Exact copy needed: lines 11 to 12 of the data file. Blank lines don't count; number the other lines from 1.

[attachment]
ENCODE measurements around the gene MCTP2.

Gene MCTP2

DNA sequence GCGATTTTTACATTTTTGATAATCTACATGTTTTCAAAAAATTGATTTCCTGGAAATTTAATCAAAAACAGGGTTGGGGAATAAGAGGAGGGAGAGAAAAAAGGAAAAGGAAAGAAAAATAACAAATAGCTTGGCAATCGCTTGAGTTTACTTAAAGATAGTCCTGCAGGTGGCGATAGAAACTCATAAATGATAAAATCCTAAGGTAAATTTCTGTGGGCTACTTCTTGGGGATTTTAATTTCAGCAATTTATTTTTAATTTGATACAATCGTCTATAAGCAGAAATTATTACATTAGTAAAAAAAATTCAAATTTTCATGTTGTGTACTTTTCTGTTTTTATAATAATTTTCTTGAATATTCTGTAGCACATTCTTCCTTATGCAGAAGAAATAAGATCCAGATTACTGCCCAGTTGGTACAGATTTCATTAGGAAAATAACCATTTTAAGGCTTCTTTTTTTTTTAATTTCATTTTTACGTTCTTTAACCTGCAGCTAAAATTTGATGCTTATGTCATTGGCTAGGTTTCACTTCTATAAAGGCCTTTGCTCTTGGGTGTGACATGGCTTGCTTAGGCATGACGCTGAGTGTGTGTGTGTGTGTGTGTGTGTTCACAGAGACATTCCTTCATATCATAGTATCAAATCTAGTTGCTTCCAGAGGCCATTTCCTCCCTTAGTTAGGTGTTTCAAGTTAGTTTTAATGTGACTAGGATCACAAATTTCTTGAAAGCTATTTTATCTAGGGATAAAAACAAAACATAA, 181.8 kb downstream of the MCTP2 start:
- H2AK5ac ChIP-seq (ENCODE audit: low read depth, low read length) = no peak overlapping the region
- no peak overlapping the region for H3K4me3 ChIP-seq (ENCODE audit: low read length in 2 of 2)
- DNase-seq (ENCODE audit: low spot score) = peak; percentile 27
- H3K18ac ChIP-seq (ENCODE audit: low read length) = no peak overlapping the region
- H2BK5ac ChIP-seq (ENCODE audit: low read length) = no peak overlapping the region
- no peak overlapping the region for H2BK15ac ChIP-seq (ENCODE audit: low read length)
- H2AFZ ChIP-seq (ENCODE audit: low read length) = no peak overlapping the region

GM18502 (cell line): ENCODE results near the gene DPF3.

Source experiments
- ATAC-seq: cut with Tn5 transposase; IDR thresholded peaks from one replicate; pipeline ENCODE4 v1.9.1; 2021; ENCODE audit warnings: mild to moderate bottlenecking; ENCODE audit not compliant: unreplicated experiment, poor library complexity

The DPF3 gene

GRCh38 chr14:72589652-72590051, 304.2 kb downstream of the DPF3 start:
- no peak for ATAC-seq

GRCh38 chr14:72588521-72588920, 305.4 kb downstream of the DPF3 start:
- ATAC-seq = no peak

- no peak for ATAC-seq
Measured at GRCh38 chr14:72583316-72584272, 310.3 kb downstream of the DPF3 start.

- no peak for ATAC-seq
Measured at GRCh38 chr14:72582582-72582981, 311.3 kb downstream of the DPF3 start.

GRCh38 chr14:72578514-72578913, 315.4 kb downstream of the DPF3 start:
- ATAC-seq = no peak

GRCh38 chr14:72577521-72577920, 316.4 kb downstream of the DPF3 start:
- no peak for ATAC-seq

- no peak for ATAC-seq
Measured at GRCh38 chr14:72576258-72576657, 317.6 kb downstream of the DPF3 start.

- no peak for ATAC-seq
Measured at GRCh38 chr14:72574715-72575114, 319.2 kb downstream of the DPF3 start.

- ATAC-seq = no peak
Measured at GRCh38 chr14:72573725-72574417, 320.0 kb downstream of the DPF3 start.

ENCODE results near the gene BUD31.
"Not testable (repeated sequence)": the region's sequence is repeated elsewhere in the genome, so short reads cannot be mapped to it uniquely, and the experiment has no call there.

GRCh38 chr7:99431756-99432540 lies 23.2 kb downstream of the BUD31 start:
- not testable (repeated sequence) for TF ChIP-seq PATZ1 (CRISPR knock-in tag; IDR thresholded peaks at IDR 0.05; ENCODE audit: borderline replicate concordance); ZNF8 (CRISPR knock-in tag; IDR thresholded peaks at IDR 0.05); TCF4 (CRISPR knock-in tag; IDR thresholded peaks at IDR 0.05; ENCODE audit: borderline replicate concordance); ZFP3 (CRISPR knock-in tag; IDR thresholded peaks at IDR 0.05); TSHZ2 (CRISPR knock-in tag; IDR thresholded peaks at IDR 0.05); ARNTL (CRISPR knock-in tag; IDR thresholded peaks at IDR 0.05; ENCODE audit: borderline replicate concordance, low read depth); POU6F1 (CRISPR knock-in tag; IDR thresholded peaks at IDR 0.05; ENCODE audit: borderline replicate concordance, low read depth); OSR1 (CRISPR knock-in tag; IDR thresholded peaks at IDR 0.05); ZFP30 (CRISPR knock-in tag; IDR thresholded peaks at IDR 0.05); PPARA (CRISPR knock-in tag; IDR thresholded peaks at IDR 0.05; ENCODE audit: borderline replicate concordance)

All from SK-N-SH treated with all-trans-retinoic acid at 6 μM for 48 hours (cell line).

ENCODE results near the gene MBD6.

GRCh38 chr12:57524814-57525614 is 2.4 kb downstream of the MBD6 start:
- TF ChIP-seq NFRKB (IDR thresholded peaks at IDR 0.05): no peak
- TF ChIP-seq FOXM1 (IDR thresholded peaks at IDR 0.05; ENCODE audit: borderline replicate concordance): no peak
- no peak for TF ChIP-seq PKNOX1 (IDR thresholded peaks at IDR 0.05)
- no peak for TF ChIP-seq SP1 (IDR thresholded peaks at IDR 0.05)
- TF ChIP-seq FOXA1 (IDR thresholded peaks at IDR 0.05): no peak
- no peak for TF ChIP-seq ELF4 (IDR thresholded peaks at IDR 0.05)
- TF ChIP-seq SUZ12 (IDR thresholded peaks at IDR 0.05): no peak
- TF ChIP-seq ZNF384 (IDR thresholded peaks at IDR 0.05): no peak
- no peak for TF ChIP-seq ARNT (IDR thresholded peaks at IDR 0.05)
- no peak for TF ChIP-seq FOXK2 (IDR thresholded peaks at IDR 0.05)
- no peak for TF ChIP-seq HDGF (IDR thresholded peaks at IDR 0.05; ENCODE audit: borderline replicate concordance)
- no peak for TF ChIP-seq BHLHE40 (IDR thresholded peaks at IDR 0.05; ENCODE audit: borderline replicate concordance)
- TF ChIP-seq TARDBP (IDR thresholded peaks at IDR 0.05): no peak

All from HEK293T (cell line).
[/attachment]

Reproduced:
GM18502 (cell line): ENCODE results near the gene DPF3.

Source experiments